Ways Families Can Support Early Learning: 10 Great School Supplies to Consider Adding to your Home

School supplies

When a young child walks into a preschool classroom, the wonder and excitement is often immediately apparent in their wide eyes as they gaze at all the bright colors, the interesting school supplies that they can use to make creations, and the child-friendly toys and objects they are eager to investigate. Preschool classrooms are filled with tools and resources specially designed to support young children as they learn and grow each day. These school supplies and materials are carefully chosen to spark curiosity, foster exploration, and create opportunities for preschoolers to develop important foundational learning and fine motor skills.

This kind of learning does not need to stop at the end of the school day. To encourage your child to continue tinkering, wondering, and imagining outside of the classroom, consider adding some of the following school supplies and learning tools to your home environment. Learning in the home provides many opportunities for one-on-one practice and conversation as well as open-ended time for activities, projects, and creations. And, having developmentally-appropriate school supplies and learning tools means that your child can productively and safely work on important skill development while at home. 

10 School Supplies to Consider Adding to your Home
  1. Blocks: Playing with blocks allows preschoolers to use their imagination as they create castles, roads, and villages. As they stack, build, and play, they develop hand-eye coordination and problem-solving skills. There are a variety of types of blocks that are perfect for stacking, constructing, and creating at this young age. Consider Lego Duplo Classic Bricks, bristle blocks, cardboard building blocks, or traditional wooden blocks–or even a combination of various types of blocks.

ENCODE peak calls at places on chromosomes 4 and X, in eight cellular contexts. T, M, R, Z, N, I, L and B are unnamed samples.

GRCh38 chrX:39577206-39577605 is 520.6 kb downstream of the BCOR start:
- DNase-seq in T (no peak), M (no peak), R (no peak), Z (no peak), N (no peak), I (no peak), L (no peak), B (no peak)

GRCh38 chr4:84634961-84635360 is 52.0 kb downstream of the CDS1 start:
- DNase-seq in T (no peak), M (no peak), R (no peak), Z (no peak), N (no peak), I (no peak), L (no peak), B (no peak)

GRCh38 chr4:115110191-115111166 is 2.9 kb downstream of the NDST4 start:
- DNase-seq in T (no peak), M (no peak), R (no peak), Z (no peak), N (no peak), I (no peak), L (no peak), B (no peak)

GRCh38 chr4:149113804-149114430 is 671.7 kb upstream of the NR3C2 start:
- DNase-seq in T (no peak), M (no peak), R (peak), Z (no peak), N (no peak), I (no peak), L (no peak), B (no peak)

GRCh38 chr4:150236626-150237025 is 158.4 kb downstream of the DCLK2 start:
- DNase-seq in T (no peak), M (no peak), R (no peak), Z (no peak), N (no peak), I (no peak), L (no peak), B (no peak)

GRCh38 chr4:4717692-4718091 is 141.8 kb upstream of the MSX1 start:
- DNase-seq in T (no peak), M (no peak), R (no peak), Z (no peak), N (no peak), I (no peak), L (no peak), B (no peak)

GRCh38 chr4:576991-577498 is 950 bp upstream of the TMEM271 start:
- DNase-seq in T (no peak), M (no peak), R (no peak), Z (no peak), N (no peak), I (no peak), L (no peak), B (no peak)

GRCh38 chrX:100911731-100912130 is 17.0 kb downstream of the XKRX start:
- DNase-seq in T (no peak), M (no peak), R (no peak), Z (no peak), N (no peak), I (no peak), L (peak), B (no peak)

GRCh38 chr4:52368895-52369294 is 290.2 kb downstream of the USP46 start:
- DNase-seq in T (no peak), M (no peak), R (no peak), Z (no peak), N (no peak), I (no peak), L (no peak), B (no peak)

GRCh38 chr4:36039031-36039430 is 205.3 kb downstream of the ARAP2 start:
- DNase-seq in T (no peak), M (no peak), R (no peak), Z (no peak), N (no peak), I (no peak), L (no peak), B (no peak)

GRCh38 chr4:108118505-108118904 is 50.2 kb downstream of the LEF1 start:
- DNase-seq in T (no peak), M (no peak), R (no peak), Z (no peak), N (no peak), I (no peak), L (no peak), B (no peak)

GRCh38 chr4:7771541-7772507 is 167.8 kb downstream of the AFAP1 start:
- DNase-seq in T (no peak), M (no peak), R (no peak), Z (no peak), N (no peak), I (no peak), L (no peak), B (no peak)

1. Crayons: Crayons are a wonderful way to introduce to your child that they can be an artist! There are a variety of types of crayons, and all provide fun, creative drawing and coloring experiences. Consider adding some thick crayons or triangle-shaped crayons to your collection to help support the development of your preschooler’s grip. As a bonus, the triangle-shaped crayons do not roll off tables, so they are a great choice for keeping a child busy at a restaurant. For toddlers, check out egg-shaped crayons that they can hold in their hand. 
  1. Markers: While markers can sometimes seem like a messy choice for young children, there is value in having access to markers in your home. Working with markers is less taxing for a child learning to write or draw because there is less resistance between the writing utensil and the paper. As school supplies, markers provide a drawing experience that produces smooth marks and is relatively free of frustration. Just be sure to choose washable markers! And, to make sure the markers are easy to grip, choose the standard, large markers rather than skinny or short markers. 
  1. Scissors: While it always feels a little scary to let a young child practice with scissors, preschool is the perfect time for children to learn how to use scissors and practice cutting paper and craft materials. Not only does this practice improve a child’s precision with scissors, it also develops the hand muscles that are important for grasping and writing. Of course, it is important that children use smaller scissors with a safety tip to allow for safe practice opportunities. And, for children that favor their left hand, consider having scissors designed for left-hand use. Use their early practice sessions as an opportunity to teach about the proper way to hold these school supplies and what materials are safe to cut and to make sure that all cutting is done while sitting at a table. Also, talk about how to carry scissors facing down and at your side. To practice cutting, draw straight lines on a piece of paper for your child to cut. For advanced cutting practice, draw large, zig-zagged lines, curvy lines, or large triangles or squares.